DOBSON: Well, I think they hate him for a bunch of reasons. One is that he won by 530 votes or whatever it was, and they still resent that. And they see this as the way to bring him down.
But it's really unfortunate, because you need to respect the presidency, even if you don't like the person that's in that office. I mean, this is the leader of our country, and we're all in that boat. And if he gets wet we all get wet to some degree.
HANNITY: Well, this time more than ever because the terrorists that want to kill us, they're not checking your voter registration card. They don't care if you're a conservative or a liberal or a Republican or Democrat.
What do you think about the idea -- are you happy with Dick Cheney on the ticket? There's been some talk about -- because I think he's been a great vice president. I think he's got moral clarity and great leadership capabilities. What do you think?
DOBSON: I think he's been a very good vice president, and it would surprise me if the president dumped him. I don't believe he's going to do that because they have a camaraderie and an understanding. This is a good team.
I've met with President Bush a number of times. He's really a very personable man. All of that hate, I don't understand that, because he is very stilted when he is making a formal speech.
DOBSON: But one-on-one, he's a very delightful, personable man, and he doesn't deserve this.
HANNITY: Let's go back to the gay marriage issue. You think this vote yesterday, although it's being downplayed in the media, will have a great impact on this election. Explain why.
DOBSON: I believe it will have a very serious impact and may well determine the outcome.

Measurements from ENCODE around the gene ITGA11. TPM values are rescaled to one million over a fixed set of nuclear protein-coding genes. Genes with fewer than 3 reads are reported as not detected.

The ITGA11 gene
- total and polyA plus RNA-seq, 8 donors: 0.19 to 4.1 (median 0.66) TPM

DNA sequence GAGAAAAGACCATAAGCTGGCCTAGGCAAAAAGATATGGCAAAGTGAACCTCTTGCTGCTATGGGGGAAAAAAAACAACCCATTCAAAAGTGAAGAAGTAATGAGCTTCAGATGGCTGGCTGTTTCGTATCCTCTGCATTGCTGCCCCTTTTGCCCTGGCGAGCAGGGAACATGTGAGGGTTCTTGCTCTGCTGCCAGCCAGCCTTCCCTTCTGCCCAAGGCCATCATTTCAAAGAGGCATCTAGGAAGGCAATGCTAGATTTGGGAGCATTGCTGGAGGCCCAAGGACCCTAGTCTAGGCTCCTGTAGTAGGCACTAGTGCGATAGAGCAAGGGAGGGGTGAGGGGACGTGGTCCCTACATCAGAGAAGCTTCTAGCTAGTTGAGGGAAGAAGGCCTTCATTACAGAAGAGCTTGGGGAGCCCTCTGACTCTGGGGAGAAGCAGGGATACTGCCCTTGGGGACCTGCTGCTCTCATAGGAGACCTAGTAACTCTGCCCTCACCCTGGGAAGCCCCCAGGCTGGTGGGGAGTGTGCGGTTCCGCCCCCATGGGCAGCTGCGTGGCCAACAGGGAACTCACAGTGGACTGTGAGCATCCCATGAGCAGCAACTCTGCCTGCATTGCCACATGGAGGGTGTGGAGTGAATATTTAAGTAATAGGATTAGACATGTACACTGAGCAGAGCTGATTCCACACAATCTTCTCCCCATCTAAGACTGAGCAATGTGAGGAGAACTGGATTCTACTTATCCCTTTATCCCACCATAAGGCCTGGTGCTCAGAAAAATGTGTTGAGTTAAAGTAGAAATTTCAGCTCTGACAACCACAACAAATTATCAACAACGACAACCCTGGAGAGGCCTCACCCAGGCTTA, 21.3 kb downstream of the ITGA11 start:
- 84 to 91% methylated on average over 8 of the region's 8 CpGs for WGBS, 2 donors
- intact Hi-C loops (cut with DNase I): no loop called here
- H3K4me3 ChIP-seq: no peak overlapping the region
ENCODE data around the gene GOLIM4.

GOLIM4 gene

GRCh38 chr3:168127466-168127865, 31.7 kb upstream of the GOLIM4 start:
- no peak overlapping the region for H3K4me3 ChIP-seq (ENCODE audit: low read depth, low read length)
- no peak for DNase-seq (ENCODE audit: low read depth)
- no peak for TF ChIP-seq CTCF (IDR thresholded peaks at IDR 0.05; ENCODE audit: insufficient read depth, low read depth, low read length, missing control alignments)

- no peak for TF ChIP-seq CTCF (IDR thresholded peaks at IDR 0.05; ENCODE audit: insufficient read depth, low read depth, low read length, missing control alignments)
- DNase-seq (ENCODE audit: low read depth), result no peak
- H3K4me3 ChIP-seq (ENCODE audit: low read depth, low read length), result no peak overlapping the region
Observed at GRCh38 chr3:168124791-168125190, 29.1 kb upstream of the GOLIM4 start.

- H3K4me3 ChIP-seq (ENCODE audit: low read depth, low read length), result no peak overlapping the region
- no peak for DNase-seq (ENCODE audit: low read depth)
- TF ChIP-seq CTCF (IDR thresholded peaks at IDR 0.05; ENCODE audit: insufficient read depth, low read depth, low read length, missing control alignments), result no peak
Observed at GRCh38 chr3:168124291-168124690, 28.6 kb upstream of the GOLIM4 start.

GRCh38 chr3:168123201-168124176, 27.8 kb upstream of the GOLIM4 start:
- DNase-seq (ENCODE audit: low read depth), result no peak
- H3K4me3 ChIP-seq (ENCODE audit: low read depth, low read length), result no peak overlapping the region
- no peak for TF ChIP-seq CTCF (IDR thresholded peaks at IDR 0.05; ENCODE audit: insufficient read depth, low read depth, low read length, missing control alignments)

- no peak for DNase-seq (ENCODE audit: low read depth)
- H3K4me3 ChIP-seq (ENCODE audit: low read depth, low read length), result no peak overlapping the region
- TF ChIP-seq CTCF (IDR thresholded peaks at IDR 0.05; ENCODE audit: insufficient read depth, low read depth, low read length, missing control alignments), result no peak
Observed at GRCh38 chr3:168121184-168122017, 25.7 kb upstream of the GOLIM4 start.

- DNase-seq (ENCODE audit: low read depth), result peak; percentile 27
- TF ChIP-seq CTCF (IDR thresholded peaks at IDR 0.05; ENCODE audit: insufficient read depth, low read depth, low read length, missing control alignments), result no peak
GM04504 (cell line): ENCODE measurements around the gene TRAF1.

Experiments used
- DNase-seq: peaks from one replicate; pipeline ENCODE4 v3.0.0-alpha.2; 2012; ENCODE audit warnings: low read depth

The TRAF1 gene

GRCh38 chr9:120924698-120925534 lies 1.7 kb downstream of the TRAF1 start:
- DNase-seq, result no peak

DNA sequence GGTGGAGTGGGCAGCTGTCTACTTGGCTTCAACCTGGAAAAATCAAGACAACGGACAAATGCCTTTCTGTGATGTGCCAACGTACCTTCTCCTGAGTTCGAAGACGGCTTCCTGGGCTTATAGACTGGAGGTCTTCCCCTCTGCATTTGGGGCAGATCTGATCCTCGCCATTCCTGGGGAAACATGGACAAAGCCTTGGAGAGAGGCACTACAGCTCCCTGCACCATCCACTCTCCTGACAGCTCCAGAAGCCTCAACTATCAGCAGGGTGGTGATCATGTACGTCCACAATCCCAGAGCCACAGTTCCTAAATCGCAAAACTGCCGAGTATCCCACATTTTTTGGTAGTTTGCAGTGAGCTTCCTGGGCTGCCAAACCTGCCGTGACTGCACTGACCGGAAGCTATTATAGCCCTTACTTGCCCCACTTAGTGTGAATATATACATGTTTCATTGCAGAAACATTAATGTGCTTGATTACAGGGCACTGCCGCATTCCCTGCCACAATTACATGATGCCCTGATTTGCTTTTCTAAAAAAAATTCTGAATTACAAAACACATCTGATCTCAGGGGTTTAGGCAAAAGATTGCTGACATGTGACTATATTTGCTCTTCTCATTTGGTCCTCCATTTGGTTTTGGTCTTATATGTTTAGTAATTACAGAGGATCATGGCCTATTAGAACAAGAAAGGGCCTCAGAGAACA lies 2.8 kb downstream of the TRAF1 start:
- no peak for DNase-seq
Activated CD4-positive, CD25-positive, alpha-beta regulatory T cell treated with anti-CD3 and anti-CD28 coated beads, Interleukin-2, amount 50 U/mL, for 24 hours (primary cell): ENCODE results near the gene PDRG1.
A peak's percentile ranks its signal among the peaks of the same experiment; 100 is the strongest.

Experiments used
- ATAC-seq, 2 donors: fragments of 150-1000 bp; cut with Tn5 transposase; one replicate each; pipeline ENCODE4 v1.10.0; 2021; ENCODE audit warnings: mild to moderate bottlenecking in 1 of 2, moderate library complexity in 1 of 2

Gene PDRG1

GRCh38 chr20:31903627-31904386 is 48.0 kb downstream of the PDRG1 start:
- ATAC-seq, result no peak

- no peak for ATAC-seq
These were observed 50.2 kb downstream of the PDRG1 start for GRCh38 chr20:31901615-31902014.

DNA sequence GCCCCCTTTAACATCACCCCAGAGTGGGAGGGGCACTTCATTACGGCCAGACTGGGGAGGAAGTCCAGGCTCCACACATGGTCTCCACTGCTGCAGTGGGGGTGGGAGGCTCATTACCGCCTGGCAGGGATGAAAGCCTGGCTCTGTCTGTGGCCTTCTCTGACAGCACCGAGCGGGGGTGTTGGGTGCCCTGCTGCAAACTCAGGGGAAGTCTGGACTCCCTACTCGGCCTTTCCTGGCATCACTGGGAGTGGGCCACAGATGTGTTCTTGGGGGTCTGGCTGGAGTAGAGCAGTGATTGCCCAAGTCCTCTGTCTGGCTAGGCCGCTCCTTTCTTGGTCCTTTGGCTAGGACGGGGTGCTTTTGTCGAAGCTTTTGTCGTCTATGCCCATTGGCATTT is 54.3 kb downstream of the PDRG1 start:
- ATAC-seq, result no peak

It may also result in people like Senator Daschle losing. I'm no pundit, but I think he's going to have to face the music. He and the others are going to have to face the music, not only because they didn't pass Federal Marriage Amendment, but because they wouldn't allow it to even be discussed or voted on.
You know, they used parliamentary procedure. They used the filibuster. That irritates people.
And remember this, 39 states have passed DOMA laws, defense of marriage acts. That tells you what the American people feel -- how they feel about marriage.
COLMES: Dr. Dobson, that's a lot different than adopting a constitutional amendment. We've only done it a couple of dozen times.
And I wonder what you make of Lynne Cheney, who differs from her husband on this, who said the states should decide this. This is what Mrs. Cheney -- she's certainly a credentialed conservative in her own right. And she came out and said the states should decide this.
Even among conservatives there are many who do not feel we should be amending our Constitution for this purpose.
DOBSON: Well, I would really like to talk to her about that, because I think she would have a hard time answering the obvious questions.
I mean, we can't have 50 different definitions of marriage. You can't do that. You can't be married in Oklahoma and not married in Connecticut. You've got to have a standard. Marriage has to mean something for the people. There has to be some commonality there.
And also, the states are not able to determine the definition of marriage. The courts are going to do that. The Supreme Court could throw out every state decision with regard to marriage.
COLMES: I often hear conservatives talk about states' rights. But look, I want to ask you about this.
You talk about how we have changed things in this country. You don't like the way things are going. Conservatives have the courts. They have the presidency, the executive branch. They have the House; they have the Senate.
You guys have been in control for awhile. So if you're complaining that things aren't going well and things have to change, why haven't those changes been made since 1994, conservatives have had the legislature?
DOBSON: Well, they may have a Republican majority. But as I said earlier, that's not the issue. The issue is, what do those Republicans believe?
The five Republicans or four of the five that voted in a wrong way, what we would consider the wrong way yesterday are pro-abortion, pro homosexual rights beyond what the rest of the nation has authorized.
I mean, they voted -- they're not conservatives. They may call themselves Republicans, but they're RINO Republicans. They're Republicans in name only.
HANNITY: Good to see you, Dr. Dobson. Thank you for being with us.
DOBSON: Good to see you guys.
HANNNITY: Appreciate your time.